Businesses had many, many headaches in 2020–as did all their employees. From new laws to shutdowns, protests, and illness and death, every company and every employee had new challenges last year.

As such, your company adopted new policies. (With changing laws, you had to adopt at least some changes in 2020 or face the wrath of the Equal Employment Opportunity Commission, the Department of Labor, and the Occupational Safety and Health Administration.)

Some things have already been walked back (the Families First Coronavirus Response Act’s “extension” is purely voluntary now), and some things have been forgotten. But, here are eight policies you should keep–even if the vaccine stops the pandemic in its tracks.

1. Paid sick leave.

While some states require this, federal law doesn’t. A study showed that FFCRA’s paid quarantine period reduced Covid-19 cases by 400 per day because people stayed home. Even when Covid-19 goes away, it’s not the only disease out there. Keep sick employees at home.

2. Celebrate Juneteenth. 

Many companies rushed to add Juneteenth–a celebration of the end of slavery–to their holiday calendar in 2020 in solidarity with the Black Lives Matter Movement. Make sure it stays on your holiday calendar in 2021 and forever after.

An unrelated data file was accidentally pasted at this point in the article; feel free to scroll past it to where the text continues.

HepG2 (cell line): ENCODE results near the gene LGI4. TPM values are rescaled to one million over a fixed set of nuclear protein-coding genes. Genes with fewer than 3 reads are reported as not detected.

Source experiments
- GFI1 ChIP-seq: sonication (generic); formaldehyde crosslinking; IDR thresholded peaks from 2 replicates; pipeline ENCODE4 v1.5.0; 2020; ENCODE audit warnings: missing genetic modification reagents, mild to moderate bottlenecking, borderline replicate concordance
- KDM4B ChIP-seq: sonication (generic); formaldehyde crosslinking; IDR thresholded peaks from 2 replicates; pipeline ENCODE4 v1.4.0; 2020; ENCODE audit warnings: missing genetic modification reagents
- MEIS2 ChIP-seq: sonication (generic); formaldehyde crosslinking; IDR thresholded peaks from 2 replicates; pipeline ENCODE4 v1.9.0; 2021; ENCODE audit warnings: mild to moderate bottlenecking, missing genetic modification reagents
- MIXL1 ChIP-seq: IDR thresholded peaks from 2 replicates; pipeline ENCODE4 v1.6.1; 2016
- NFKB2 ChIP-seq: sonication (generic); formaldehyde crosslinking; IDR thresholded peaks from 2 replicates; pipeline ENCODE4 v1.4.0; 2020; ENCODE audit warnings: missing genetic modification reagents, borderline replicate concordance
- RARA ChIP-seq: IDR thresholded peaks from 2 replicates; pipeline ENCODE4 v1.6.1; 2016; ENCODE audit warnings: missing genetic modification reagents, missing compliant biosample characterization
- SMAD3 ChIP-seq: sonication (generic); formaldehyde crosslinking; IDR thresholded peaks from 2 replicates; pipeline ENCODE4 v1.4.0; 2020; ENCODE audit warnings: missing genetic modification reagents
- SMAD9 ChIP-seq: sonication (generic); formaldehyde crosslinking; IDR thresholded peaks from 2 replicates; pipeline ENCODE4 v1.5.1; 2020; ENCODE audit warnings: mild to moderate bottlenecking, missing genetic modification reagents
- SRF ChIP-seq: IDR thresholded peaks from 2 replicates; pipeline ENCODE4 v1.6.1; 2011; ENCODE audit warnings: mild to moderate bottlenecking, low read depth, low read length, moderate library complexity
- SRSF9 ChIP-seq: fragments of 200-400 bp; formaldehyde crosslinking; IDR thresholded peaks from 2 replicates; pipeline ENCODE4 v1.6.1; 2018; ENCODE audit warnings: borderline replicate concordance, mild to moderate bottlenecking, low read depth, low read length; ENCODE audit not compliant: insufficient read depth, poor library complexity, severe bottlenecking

3. Telecommuting.

Many jobs that everyone said could never be done remotely were done remotely for a very long time in 2020. While not everyone needs (or wants) to work from home, and there is often value in true face to face time, keep your telecommuting policy robust, which will increase flexibility for your employees.

4. Telehealth.

This can be a huge benefit to you and your employees if your health insurance will continue to cover such appointments. Sure, some things have to be done in person, but even the Department of Labor now allows telehealth visits to certify leaves under the Family Medical Leave Act. 

5. Family-friendly policies.

When schools and daycares closed, moms and dads had to make do with kids in the background. This is not ideal, and employees working from home should have someone else caring for the children when at all possible. Companies should keep policies that allow the sounds and scenes of kids from time to time–especially if the child is sick and can’t go to daycare.

6. Greater flexibility.

People with small children aren’t the only ones who benefited from the greater flexibility many businesses offered in 2020. Try to keep things flexible for your employees, even as we (hopefully) return to normal.

7. Better diversity and inclusion policies.

Race was at the forefront of a lot of news in 2020. Many companies responded by updating their recruiting and retention policies to help attract and retain minority candidates and employees. Keep making things better in 2021.

8. Communicable disease policies.

It’s not just paid sick days that are helpful; having a policy that says clearly when you should stay home and when you should return helps everyone stay healthy. Make sure you don’t return to expecting people to come in sick, even if they are dosed up on medicine and feel “OK.”

If your company has implemented anything that makes life better for your employees and customers, consider keeping it, even if things return to normal. Happy employees are productive employees.

The opinions expressed here by Inc.com columnists are their own, not those of Inc.com.

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